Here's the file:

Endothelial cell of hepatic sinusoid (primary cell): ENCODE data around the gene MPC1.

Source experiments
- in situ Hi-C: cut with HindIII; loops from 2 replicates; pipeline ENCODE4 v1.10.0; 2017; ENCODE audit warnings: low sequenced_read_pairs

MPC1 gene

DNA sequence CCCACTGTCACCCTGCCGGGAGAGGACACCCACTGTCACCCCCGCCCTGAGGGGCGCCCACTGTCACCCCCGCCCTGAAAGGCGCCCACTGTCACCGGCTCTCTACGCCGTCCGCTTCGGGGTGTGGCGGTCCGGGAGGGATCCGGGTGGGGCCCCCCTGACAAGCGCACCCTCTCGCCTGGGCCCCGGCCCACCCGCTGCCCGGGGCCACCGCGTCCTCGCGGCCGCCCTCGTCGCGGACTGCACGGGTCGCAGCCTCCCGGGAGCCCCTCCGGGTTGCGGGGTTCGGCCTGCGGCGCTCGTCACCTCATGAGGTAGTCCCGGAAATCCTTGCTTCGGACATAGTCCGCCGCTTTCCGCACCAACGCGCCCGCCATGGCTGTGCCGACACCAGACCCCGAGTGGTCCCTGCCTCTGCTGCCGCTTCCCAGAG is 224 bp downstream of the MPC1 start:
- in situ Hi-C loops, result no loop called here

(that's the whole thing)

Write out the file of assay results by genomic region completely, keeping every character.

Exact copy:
Endothelial cell of hepatic sinusoid (primary cell): ENCODE data around the gene MPC1.

Source experiments
- in situ Hi-C: cut with HindIII; loops from 2 replicates; pipeline ENCODE4 v1.10.0; 2017; ENCODE audit warnings: low sequenced_read_pairs

MPC1 gene

DNA sequence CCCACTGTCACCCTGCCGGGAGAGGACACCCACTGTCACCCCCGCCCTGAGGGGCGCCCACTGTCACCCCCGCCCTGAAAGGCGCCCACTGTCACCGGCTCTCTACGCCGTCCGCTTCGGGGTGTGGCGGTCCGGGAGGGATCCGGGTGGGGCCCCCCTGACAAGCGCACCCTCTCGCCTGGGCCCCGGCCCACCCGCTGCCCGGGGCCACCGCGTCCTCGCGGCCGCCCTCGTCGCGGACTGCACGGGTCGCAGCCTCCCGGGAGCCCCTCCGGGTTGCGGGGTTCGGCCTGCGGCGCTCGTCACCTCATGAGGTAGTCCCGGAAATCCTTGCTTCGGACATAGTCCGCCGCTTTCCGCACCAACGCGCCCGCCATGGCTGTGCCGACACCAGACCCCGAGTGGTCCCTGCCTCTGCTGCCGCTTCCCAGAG is 224 bp downstream of the MPC1 start:
- in situ Hi-C loops, result no loop called here